When home alone in his apartment, time seemed to stand still, but in the kitchen the clock ticked at a frantic pace. Although his mind is clear of those outside distractions, his head is now filled with the pressure of dwindling time, the next five tasks along with the current ones he is working on, and that looming 5 o’clock first order that will be called off by the expeditor. He must be ready!
Cooks live in the moment. This is what is required – this is what they do. In the kitchen there is little time for chitchat, no real opportunity for discussion of politics, world order, the national debt, the stock market, or the price of a cup of coffee at Starbucks. When in the kitchen – the name of the game is focus. To those of us who spent or are spending a career in the kitchen, this is our reward, our escape from the problems of the day, our opportunity to feel good about accomplishing something even if it is small in comparison to the issues that surround us. The kitchen is the one place we can control, a place where we make a difference and can show the positive fruits of our labor.
Sure, there are problems associated with the profession: the pay is meager, the benefits are even worse, the hours are long, the work is physically, mentally, and emotionally demanding, and it is rare to find a customer who thanks the folks behind the swinging doors, yet, this is our special place, a place of solitude and solidarity. The person on the line next to you is likely a good friend, the chef may not always be liked but is respected, the uniform that we wear represents something proud and real, and the product is our contribution to the art world. We gladly take the bad with the good.
It’s now 3:30 and Jake knows that this last hour or so will fly by. His sauces are ready, in the bain marie, and topped with monte au beurre. All steaks are cut and trimmed, lamb racks Frenched, whole fish scaled and cleaned for grilling, and meatier fish like sword and halibut are crosscut into steaks, and vegetables are trimmed, blanched and ready for a ‘la minute finishing. This next hour will be spent on the detail work: garnishes, maitre’d butter, clarifying butter, and setting up his station. At 4:30 the chef will walk through to check all stations, taste sauces, and drill each line cook on his or her readiness. Jake always takes pride in responding “Yes chef” when asked about his prep for service.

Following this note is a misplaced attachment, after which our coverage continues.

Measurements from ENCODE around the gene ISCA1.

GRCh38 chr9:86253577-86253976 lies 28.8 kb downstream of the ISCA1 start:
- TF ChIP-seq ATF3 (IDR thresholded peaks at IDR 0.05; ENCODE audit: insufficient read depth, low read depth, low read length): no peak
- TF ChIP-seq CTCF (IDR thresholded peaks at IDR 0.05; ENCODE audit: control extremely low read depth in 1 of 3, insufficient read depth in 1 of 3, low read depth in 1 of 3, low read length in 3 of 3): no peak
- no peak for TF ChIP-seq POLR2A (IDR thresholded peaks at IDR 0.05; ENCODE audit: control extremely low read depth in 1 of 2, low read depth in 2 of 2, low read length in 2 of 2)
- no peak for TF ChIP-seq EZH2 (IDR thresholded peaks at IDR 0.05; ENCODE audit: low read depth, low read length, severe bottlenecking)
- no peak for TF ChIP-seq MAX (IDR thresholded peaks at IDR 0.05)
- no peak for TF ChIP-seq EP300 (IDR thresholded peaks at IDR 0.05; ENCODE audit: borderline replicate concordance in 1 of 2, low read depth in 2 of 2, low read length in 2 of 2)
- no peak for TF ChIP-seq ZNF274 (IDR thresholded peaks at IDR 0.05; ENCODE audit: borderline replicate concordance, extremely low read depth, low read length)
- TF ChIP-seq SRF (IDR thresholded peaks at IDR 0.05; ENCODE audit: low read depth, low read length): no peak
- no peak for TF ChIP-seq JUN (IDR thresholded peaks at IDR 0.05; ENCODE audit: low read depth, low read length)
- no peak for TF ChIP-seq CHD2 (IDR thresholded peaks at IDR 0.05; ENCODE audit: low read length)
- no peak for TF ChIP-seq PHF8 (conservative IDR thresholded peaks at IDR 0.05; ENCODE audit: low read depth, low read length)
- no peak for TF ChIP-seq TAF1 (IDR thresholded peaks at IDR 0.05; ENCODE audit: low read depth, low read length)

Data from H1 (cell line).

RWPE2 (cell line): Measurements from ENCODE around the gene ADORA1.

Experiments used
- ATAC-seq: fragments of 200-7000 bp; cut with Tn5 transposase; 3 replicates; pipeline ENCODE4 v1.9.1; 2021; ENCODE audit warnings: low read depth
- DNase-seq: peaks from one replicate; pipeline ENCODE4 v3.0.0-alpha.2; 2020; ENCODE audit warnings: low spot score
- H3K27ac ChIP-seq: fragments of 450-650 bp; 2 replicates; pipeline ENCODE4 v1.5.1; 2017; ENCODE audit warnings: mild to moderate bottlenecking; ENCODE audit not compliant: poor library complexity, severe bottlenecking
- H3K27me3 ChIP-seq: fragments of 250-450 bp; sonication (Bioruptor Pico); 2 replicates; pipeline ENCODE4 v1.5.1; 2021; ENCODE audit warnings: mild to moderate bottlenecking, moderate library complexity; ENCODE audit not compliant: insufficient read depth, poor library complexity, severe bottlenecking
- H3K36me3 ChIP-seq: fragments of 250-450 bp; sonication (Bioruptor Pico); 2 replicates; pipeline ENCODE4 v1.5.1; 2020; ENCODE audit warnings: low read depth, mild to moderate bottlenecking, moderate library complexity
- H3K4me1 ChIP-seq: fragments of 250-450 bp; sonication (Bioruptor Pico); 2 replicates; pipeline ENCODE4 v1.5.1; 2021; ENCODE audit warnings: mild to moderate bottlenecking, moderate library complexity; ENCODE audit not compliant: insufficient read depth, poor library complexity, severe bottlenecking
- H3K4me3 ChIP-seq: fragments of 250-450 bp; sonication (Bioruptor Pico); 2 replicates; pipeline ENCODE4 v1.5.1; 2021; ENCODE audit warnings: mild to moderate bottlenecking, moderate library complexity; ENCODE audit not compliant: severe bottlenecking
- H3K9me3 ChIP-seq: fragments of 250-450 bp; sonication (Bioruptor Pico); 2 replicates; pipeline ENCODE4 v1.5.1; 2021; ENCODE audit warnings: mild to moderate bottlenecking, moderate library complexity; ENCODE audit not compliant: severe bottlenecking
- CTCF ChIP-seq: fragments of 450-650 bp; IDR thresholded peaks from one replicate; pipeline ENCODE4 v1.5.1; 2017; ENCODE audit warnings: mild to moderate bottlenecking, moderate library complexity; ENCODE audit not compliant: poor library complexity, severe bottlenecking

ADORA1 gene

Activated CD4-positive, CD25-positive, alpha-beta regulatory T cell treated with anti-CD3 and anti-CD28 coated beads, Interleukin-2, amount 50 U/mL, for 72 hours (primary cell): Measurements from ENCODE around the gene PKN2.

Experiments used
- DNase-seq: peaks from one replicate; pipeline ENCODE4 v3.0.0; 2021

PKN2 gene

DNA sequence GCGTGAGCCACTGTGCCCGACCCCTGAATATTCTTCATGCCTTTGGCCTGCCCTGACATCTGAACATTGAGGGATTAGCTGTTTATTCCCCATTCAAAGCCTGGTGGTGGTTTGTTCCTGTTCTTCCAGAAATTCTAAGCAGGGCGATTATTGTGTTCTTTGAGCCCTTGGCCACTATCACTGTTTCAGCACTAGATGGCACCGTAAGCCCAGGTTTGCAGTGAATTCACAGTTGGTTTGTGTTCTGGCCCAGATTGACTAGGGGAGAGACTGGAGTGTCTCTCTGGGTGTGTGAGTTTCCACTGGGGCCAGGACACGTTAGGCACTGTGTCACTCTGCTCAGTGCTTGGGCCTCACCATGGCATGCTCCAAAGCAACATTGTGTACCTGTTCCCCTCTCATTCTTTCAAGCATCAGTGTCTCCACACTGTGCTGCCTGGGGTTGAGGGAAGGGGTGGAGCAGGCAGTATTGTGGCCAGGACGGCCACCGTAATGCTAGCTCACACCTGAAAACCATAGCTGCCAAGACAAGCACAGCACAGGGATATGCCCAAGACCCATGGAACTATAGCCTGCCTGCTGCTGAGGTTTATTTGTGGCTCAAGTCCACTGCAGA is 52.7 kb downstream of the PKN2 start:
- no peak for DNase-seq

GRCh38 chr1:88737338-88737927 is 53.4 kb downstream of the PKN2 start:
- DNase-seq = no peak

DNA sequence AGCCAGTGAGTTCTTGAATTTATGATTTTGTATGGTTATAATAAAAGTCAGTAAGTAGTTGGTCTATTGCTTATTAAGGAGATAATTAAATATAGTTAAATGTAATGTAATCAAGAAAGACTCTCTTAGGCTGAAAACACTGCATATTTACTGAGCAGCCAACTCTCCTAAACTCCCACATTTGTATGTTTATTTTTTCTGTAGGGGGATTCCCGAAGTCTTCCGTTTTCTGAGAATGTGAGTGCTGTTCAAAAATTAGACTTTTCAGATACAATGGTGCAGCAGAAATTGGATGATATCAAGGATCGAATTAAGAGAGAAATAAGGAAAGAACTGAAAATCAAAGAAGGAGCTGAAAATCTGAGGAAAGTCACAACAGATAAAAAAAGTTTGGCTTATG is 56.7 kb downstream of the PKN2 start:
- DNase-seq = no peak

The other cooks arrived on time and will be a bit more frantic, but Jake will likely jump in and help to pull them through. He knows from experience that any weak link on the line will pull everyone down at some point. Cooks work together and look out for each other. He will make sure to give a few subtle jabs to those cooks who continually insist on arriving at the last minute and stumbling through the weeds before the first order ticks off the printer. They WILL be ready with his help.
It’s 4:30 and like clock work, the chef walks down the line tasting sauces, randomly checking portions, quizzing cooks about their station, inspecting stations for cleanliness, making sure that knives are sharp and sani-buckets are ready. A few adjustments are made, and that last minute push has everyone working at top efficiency. The chef moves to the dining room to review tonight’s menu with the service staff. Pre-meal is his favorite time. This is a chance to connect with the front of the house and take pride in talking about the work of his cooks. Servers fire off a few questions; take notes, return to detailing their tables, polishing glasses, and folding extra napkins before the doors open.
The chef takes his position on the opposite side of the line – the expeditor station, assembles sixth pans of garnishes on ice, gives a nod to Jake who is always on point, says: “Are we ready?” and smiles when the line responds in unison: “Yes Chef!” All of the world’s problems will still be there tomorrow, but for right now the kitchen is ready for action -bring it on!
PLAN BETTER – TRAIN HARDER
Harvest America Ventures, LLC
Restaurant Consulting and Training
**Follow the kitchen adventures of Jake in Chef Sorgule’s latest novel: The Event That Changed Everything. Order your copy on amazon by clicking the link below.